Guichon was younger than Jeff but knew him growing up, he said.

“Ever since he went missing, I’ve been missing seeing him around Williams Lake,” he added. “If I was in town for business and I saw him, I’d stop and visit with him. I think he was fine in Williams Lake, but I guess not in another city.”

Williams Lake chief administrative officer Milo MacDonald said Jeff is the person he always thinks of when the City discusses the need for housing, the need to support mental health initiatives, the need to support seniors and the need to focus on giving youth the tools to avoid addiction.

“There are so many great groups in town both governmental and non-governmental that provide this safety net and although David’s story is a sad story, I feel like we are hearing fewer sad stories,” MacDonald added.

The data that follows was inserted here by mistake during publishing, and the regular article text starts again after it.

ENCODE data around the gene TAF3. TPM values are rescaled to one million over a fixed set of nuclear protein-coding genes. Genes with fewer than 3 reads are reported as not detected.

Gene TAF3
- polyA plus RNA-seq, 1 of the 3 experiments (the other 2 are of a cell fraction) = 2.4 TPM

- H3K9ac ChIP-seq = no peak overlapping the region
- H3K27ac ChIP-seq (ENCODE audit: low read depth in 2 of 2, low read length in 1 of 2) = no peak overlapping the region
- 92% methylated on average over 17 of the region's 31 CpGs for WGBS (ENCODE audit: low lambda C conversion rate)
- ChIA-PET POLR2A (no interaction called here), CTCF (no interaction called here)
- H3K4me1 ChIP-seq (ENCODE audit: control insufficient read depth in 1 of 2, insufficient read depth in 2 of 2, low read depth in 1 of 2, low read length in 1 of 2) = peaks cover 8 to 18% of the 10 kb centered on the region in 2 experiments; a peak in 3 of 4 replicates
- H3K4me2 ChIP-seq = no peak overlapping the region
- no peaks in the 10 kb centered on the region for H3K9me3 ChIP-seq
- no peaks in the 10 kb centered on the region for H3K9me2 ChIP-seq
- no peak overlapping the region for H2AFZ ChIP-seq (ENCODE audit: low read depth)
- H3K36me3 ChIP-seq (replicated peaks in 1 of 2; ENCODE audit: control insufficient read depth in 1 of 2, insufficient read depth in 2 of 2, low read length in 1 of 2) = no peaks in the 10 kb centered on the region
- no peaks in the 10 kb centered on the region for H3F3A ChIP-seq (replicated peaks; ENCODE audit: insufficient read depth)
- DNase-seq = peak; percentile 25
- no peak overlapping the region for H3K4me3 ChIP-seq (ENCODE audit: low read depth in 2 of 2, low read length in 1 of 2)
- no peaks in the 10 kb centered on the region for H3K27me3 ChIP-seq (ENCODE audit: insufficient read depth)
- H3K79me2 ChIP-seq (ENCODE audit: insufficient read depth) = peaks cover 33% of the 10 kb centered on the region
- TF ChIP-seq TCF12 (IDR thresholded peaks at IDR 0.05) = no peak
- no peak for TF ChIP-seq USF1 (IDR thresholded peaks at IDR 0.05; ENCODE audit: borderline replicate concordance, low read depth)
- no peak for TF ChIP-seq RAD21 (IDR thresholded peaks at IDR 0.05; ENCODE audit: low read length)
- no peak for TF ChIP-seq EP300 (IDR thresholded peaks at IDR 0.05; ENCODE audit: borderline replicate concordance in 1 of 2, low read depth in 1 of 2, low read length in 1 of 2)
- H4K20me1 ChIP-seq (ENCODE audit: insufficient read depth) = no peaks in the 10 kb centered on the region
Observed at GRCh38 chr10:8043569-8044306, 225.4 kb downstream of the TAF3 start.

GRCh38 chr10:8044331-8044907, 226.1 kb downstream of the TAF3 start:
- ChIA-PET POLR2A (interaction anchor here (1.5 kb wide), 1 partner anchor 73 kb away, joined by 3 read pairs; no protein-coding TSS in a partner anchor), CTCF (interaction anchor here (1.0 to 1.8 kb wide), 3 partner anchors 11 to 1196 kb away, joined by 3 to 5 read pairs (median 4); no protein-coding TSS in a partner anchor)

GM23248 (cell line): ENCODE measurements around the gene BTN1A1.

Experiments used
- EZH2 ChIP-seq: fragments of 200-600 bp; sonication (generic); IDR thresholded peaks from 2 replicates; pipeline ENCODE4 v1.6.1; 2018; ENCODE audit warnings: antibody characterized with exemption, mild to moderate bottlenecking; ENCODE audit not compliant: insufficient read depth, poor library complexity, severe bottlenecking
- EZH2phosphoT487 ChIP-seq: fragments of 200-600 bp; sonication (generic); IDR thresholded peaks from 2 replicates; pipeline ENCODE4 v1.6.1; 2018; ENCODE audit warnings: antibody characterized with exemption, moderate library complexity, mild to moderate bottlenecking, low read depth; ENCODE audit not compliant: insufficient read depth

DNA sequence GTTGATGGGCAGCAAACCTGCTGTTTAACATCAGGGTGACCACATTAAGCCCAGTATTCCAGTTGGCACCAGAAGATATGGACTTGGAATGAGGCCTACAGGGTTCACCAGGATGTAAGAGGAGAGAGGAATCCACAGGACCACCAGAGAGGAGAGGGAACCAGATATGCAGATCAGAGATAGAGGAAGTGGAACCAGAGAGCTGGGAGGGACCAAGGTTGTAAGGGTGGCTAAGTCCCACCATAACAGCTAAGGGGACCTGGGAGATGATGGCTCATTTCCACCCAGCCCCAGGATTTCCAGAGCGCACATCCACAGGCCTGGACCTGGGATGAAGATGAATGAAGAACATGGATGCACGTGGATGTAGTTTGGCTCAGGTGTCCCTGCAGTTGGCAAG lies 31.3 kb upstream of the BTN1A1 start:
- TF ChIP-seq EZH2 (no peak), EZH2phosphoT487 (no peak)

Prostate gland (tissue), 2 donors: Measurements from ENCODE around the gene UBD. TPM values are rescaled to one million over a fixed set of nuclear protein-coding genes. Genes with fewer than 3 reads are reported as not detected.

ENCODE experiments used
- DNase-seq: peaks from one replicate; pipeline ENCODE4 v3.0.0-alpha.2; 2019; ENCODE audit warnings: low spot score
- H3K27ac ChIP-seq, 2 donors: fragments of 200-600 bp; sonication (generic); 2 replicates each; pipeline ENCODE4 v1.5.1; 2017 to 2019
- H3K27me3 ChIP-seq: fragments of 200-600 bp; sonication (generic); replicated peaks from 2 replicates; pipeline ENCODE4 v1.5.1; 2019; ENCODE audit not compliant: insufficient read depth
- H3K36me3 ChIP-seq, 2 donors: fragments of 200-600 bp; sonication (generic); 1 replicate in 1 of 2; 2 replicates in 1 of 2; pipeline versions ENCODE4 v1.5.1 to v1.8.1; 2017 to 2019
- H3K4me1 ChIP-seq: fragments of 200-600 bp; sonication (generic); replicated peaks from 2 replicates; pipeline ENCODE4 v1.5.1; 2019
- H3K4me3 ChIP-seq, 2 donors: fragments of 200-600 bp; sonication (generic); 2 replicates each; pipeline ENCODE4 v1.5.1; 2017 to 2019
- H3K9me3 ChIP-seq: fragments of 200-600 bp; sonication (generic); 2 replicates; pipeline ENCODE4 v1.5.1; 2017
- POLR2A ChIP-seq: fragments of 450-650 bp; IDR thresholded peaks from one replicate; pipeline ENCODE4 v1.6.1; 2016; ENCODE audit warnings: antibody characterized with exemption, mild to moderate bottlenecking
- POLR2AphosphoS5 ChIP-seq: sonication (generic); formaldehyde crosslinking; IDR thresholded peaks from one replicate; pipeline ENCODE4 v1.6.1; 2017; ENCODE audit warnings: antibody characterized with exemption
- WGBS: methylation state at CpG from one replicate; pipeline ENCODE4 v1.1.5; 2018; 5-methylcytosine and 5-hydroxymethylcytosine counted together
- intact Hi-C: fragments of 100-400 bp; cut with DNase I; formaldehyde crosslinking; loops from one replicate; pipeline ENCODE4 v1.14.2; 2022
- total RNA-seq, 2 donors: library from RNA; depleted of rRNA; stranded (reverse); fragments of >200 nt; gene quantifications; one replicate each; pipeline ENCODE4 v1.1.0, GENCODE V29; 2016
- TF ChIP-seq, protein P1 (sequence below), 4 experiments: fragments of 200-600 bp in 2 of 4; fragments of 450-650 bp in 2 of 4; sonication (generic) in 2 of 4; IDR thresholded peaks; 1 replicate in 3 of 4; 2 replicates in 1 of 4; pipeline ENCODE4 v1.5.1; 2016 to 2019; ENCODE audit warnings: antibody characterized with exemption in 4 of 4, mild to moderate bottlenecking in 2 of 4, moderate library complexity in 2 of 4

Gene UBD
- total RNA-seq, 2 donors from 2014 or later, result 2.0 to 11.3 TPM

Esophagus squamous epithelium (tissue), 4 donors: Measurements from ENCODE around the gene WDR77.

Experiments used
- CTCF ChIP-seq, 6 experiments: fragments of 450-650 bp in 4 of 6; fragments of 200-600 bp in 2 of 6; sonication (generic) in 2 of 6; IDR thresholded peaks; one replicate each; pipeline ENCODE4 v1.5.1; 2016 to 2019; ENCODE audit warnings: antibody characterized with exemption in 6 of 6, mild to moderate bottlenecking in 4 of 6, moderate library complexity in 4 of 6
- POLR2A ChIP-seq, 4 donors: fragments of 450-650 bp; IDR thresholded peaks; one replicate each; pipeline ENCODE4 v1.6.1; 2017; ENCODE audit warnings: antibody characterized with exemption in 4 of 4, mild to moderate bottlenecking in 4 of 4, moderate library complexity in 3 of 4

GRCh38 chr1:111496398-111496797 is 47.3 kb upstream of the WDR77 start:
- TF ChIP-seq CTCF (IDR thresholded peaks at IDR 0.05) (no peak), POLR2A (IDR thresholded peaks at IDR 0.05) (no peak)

Funding talks on the agenda for Mt. Timothy Ski Area directors meeting

March 21

Despite raising $86,000 in crowdfunding prior to starting the season, the Mt. Timothy Ski Society board of directors were still seeking solutions to make ends meet moving forward.

“We’re scared stiff that the mountain’s on that very shaky foundation, and what we’d like to do is get it a foundation to sit on,” said MTSS president Michael Kidston, who recently stepped in to replace past president Ryan Wonnacott after he cited busy work and family commitments as his reasons for stepping down.

Kidston said the hill’s board of directors is meeting with local and provincial government officials this week, to look at consistent funding possibilities for the future.

“We’re looking to find some sort of base funding through the regional district recreation tax,” he said. “And since we’re outside the [100 Mile and Williams Lake] tax area we’re trying to figure out how do we make this happen.”

History made as Timberwolves win provincial championship on home ice